Our friends did all of our plant-sitting for us, so I hauled all of our greenery up about two weeks ago.  Some plants suffered the fate of the back of the truck.  Windburn city!  Our beautiful plants were black leaves and flowers stripped from their stalks. 

One plant fared well, though.  I took special care with my plumeria, however.  During our stay at the Summer Home, it enjoyed warm morning sun, a little afternoon heat, and then shade.  I watered it regularly.  This passive love resulted in a funny growth out of the top, which I hoped would lead to something exciting and beautiful.  I waited patiently.  I am not known for patience, either.  During its stay at our friend’s house, it continued to grow and do the weird thing.  When I picked it up in late September, the growth proved to be a cluster of buds.  When loading the truck, I wrapped the plant in a giant trash bag and secured it in a windless spot.  I intended to see this plant come to fruition.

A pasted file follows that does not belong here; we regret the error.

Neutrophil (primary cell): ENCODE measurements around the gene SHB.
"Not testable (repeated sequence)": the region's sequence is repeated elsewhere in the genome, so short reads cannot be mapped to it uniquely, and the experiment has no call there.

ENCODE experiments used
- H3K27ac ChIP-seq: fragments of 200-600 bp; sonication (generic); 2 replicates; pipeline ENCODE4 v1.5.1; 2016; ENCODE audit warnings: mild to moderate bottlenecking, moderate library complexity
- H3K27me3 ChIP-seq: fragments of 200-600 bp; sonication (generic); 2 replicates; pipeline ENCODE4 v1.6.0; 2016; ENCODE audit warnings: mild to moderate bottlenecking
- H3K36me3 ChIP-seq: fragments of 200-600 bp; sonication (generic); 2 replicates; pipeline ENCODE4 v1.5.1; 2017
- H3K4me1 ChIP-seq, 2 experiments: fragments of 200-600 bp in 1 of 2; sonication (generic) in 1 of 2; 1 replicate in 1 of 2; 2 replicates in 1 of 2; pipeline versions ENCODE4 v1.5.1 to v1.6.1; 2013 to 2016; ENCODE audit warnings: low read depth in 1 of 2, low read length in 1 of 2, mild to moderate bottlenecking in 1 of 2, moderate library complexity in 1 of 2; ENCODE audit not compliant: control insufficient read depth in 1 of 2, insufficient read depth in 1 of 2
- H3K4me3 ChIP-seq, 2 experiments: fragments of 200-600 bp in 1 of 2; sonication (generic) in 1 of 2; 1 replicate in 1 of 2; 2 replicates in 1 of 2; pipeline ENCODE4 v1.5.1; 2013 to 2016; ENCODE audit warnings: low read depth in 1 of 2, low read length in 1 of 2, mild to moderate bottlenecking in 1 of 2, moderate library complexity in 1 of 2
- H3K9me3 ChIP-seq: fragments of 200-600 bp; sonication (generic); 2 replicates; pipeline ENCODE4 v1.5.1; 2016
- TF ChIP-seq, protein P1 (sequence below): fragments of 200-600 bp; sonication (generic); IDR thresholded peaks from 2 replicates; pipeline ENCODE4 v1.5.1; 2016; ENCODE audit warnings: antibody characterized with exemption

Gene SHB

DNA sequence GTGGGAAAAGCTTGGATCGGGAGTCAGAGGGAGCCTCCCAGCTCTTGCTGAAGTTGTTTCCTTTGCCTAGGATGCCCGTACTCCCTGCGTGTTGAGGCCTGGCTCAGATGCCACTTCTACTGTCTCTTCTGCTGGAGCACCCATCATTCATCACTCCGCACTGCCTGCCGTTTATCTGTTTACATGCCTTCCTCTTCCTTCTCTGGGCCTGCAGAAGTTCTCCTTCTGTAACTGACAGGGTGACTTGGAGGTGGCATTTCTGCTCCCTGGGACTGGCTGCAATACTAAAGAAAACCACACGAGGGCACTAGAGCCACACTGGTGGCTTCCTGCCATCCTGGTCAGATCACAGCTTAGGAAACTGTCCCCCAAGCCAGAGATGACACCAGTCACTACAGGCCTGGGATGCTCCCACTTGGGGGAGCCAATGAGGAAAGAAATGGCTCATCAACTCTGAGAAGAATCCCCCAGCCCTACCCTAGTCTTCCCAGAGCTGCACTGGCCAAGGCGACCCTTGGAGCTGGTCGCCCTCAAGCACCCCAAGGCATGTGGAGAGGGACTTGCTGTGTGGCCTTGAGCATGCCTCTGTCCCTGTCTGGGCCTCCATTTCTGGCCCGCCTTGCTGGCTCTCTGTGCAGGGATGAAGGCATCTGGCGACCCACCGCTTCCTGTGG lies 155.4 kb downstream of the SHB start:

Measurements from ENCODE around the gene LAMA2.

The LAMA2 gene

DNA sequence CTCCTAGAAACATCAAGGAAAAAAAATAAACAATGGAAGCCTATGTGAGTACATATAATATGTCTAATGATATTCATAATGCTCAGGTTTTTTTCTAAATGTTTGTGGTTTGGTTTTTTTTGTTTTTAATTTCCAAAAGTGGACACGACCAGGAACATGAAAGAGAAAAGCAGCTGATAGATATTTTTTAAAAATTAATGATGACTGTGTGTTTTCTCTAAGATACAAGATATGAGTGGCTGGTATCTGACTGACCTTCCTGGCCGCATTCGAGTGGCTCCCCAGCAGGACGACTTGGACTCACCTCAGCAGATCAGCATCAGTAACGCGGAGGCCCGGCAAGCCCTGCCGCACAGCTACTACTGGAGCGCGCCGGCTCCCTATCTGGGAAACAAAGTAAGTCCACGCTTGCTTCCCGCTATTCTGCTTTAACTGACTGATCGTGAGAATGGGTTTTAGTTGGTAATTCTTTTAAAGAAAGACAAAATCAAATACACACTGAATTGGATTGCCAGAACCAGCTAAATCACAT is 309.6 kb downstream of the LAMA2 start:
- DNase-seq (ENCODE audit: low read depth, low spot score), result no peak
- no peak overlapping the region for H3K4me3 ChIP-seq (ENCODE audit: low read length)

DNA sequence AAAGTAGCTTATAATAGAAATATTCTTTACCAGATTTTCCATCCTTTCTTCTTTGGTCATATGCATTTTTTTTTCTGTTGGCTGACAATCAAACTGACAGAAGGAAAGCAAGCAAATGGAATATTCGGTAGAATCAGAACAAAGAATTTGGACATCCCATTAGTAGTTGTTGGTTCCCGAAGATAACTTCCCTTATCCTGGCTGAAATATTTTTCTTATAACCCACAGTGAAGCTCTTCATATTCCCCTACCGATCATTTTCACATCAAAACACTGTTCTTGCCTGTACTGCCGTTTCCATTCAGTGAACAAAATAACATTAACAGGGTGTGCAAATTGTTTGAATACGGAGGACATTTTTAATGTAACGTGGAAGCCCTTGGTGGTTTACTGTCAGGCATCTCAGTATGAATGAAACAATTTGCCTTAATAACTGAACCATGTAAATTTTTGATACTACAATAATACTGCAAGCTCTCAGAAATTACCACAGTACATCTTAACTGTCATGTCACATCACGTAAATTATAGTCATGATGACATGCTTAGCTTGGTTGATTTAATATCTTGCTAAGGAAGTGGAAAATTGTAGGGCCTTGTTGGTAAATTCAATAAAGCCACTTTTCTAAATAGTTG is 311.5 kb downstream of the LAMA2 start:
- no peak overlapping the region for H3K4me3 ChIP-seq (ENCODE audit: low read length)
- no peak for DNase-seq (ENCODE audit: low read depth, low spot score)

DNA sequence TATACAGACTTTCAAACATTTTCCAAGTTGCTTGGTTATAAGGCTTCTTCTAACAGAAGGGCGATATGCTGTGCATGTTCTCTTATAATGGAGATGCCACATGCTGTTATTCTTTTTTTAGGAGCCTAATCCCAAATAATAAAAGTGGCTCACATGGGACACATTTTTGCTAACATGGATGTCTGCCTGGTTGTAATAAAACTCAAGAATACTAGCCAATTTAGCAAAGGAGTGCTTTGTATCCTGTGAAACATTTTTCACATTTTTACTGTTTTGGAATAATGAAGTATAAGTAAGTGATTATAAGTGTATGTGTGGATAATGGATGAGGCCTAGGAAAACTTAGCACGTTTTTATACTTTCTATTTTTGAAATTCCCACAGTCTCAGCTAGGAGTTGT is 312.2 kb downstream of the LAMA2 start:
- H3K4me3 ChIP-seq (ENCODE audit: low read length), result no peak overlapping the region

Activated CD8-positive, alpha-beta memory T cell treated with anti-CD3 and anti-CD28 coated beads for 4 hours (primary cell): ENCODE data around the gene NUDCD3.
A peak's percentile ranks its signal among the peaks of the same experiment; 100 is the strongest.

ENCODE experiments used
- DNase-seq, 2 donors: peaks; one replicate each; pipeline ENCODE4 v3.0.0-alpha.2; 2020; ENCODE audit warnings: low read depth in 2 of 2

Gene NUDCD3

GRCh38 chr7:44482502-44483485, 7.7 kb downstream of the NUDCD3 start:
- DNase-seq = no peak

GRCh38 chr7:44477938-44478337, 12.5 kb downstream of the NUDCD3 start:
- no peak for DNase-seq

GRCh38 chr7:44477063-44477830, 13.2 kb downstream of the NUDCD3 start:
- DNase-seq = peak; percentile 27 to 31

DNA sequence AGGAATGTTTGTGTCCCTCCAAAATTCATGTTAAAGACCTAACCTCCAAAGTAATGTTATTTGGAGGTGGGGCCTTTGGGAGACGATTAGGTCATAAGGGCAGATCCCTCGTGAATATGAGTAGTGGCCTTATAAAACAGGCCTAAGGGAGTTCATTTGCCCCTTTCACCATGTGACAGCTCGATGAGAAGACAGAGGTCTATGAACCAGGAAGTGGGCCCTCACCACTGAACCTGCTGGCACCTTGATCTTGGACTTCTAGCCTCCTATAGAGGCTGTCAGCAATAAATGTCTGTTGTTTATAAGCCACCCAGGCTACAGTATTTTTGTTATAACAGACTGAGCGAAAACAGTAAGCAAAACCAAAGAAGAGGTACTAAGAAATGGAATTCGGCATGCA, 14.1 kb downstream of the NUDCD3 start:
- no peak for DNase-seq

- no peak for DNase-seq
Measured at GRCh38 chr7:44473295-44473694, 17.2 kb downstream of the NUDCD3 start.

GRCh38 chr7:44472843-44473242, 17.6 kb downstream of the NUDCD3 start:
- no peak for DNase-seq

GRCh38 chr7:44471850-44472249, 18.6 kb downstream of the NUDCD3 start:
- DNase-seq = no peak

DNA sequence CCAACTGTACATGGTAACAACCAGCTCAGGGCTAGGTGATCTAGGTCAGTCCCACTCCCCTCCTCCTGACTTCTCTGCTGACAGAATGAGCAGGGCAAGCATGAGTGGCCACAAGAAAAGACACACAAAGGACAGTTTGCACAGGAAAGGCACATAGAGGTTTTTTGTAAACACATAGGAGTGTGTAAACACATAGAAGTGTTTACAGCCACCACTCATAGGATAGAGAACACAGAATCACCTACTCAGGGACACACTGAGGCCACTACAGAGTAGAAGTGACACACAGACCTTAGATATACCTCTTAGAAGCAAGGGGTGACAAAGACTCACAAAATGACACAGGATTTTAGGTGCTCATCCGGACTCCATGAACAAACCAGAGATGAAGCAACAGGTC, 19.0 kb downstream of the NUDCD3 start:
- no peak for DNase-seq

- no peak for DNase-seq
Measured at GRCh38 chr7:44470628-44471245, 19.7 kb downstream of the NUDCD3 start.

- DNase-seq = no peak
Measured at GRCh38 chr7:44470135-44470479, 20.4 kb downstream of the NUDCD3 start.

Our new town is hot.  Today was 99, and as I write, the clock and thermometer read 9:27 pm and 87 degrees respectively.  The plumeria gets blasted with hot sun in the morning, bakes in the afternoon, and then stews in the latent, shady warmth as the sun dips below the horizon.  I watched the flowers grow, petals so tight, itching to burst forth.  Then, last Friday, I saw the first bloom.

I purchased this plumeria from an ABC drugstore in Honolulu in March of 2006.  It cost around $5.  Alexandria was 4 months old.  She stayed with my parents while I tagged along on Dave’s business trip.  When we got back to LA, I drove to my parents to pick up Alexandria.  Dave drove home.  When he got there, he called me to tell me water was coming out from underneath the cabinets.

The flood.  The beginning.

So this plumeria, this odd stick that has only thrown giant, waxy leaves annually for over 5 years, has been wildly unexciting throughout the duration of our struggles - flood, frustration, anger, sadness, death, and near-death.  I’d considered throwing it away.  At one point, I thought it was dead.  But no, in her weirdness, she continued to live her funky life.  And five and a half years later, as my family settles into the most secure, happy, fruitful place we’ve been since the flood, our funny plumeria blooms. 

Symbolic, no?